Questions on a
Winchester Hull, Foreign Primers and
High Cost of Sub-Gauge Loads
By Tom Roster
Just in case you didn’t catch my last column in SSR, reader correspondence with reloading questions are always welcome
here and will take precedence over other reloading topics. So I’m going to repeat the invitation again; if you have any reloading
question, please contact me at the e-mail address listed at the end of this column. The name of any reloader contacting me with
a question I elect to answer in this column will be held in confidence.
Several SSR reader e-mails have already arrived. Here’s a sample.
Reader Question 1: “I have been reloading since the late 1960s. I have a question concerning reloading the Winchester
Super targets. First, I see no info in printed form. A phone call to Hodgdon said it’s reloadable and a call to Winchester said not
to reload—that it creates a dangerous condition but no other explanation.
I figure that you probably have seen more empty hulls in your testing than most, so I am seeking your input for reloading
these one-time and tossing into the trash. If it is safe to reload, I would use tight group powder at 16.3 gr. with a Green Duster or
a Claybuster TGT clone, and Win. 209 primer.”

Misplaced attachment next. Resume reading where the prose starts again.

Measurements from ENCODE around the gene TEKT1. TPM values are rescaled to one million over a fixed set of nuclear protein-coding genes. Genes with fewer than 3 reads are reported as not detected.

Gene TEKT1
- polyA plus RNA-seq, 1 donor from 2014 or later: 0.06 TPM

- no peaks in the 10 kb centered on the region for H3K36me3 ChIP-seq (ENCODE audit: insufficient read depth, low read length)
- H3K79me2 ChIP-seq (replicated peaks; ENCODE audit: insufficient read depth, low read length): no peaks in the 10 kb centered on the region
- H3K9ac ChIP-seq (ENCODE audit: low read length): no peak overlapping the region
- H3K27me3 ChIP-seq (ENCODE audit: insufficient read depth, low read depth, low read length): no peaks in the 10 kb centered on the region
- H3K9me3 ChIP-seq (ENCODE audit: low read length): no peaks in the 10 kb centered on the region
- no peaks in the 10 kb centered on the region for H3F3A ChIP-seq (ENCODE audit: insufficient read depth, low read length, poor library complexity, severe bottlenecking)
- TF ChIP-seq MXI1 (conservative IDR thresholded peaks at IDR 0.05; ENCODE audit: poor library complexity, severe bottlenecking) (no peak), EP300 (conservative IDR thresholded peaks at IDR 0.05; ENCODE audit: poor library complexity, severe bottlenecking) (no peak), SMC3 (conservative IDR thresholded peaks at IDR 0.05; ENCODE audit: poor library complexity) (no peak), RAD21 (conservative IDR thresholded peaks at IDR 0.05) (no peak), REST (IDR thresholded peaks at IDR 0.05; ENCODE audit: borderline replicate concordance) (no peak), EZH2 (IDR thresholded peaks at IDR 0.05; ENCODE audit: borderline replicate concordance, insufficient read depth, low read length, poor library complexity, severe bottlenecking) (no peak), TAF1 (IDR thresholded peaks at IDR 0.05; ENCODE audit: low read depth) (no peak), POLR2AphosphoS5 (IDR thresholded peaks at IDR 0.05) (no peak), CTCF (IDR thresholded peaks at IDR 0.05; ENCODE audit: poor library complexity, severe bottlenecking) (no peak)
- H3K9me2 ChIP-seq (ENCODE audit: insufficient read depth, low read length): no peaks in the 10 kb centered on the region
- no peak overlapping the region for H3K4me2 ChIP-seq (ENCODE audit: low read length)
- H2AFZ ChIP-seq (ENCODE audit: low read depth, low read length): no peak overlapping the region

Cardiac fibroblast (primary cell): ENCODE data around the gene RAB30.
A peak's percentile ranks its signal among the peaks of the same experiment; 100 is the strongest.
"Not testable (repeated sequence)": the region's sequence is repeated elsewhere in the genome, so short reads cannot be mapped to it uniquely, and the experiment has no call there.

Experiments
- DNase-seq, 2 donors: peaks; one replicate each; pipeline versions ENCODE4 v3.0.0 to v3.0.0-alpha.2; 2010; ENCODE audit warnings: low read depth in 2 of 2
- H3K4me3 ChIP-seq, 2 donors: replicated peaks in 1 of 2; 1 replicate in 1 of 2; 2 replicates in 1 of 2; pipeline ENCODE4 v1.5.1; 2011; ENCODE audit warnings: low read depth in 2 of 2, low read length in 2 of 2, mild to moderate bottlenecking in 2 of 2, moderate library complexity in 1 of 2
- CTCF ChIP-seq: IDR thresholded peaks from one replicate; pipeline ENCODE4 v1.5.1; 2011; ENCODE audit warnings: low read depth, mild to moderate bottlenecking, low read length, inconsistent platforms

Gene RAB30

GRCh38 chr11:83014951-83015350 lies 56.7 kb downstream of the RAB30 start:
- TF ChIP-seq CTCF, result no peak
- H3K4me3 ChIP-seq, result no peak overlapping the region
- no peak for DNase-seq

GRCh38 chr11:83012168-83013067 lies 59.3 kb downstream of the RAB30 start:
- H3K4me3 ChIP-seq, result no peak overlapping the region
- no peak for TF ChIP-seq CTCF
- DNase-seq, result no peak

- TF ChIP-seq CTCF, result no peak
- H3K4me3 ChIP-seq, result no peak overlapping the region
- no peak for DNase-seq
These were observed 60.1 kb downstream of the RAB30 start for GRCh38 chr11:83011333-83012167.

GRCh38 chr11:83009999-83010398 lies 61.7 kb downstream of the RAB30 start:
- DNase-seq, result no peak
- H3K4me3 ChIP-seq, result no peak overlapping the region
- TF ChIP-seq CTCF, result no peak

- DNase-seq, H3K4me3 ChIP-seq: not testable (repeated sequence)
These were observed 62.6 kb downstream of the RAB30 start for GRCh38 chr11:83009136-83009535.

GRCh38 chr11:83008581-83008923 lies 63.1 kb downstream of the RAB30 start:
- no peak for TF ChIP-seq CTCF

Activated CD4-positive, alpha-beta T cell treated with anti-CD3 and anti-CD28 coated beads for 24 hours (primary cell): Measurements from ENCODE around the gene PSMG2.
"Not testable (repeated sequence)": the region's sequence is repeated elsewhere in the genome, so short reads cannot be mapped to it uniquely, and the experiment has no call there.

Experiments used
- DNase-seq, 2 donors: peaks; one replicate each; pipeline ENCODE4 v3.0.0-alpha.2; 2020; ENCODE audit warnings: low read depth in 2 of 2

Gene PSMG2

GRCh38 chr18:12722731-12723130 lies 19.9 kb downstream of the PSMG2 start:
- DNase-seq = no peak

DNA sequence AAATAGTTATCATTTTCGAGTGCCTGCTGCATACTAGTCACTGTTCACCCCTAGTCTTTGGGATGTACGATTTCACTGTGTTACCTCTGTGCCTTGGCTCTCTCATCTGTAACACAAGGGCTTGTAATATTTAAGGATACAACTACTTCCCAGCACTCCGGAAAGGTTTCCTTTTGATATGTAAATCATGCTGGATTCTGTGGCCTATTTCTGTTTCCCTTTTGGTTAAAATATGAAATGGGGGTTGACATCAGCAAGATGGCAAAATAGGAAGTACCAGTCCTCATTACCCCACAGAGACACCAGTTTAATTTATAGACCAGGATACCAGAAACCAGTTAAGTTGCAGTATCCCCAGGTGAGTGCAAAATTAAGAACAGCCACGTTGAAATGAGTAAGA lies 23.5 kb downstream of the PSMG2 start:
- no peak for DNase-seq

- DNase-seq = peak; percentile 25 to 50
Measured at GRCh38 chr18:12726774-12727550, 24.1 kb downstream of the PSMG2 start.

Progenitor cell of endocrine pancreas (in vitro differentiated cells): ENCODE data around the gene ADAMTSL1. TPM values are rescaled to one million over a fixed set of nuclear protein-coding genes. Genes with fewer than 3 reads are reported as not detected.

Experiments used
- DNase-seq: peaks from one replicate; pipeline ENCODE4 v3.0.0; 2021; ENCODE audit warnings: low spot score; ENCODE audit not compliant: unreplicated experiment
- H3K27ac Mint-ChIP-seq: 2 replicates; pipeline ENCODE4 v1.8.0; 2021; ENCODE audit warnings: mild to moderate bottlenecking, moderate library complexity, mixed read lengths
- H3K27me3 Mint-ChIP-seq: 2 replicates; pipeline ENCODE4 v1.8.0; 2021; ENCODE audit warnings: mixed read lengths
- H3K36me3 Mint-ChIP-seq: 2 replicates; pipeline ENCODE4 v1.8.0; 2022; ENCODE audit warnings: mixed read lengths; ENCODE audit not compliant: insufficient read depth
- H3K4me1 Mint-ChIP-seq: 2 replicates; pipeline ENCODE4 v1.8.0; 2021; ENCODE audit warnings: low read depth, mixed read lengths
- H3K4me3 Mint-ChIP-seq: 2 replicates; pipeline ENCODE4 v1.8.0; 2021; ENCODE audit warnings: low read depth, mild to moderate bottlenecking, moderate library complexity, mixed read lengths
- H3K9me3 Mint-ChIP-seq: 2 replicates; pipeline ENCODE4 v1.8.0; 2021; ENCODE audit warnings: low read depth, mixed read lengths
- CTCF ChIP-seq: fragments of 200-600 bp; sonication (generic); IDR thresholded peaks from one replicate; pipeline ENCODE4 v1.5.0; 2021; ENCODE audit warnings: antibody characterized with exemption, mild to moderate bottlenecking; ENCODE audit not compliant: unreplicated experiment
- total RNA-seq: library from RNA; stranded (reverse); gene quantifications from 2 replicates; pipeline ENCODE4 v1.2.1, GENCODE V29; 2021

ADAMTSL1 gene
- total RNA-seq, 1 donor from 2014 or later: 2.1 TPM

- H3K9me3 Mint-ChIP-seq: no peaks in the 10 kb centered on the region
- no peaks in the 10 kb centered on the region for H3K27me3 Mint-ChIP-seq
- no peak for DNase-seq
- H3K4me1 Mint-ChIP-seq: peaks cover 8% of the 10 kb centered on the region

My Answer: Theoretically the Winchester Super Target hull can be reloaded with the same data listed for the AA HS,
provided the recipe selected would properly fit the Super Target hull. The Super Target hull, like the AA HS, is a two-piece plastic,
straight-walled hull with a separate but differently designed basewad and slightly different hull wall thickness. Unlike the AA HS, th e
plastic tube used in the Super Target and other Winchester loads such as its Xpert Steel Target line and numerous lead hunting loa d
lines tend, in my experience, to exhibit a short reloading life. From my experience this hull type also usually does not yiel d goodlooking crimps.
While I have experienced no issues personally with safety with this hull, I am increasingly hearing from shooters reporting
basewad separations. Possibly this situation relates to the safety message you received from whomever you talked to when you
called Winchester advising against reloading it.
Bear in mind that with all two-piece plastic hulls there is a remote chance that the plastic basewad (such as in the
Winchester Super Target hull) could separate from the plastic tube, lodge forward in the barrel, and thus constitute an obstruction.
If undetected, a following round could result in a bulged, cracked or possibly burst barrel. Until Winchester revises its current
message warning against loading this hull, it is my considered advice that it would be best not to reload the Super Target
altogether and go to some other 12 gauge target-type hull.
Lastly, you listed Hodgdon’s “tight group” (sic) powder in the list of components you were considering reloading. Be advised
that Hodgdon has two powders which begin with the word “Tite”—Titegroup and Titewad. Titegroup is NOT a shotshell reloading
powder. I hope what you meant was Titewad, which is a shotshell reloading powder. Do not reload Titegroup in any shotshell
Next is a question I receive from reloaders nearly every week. The letters all sound something like this: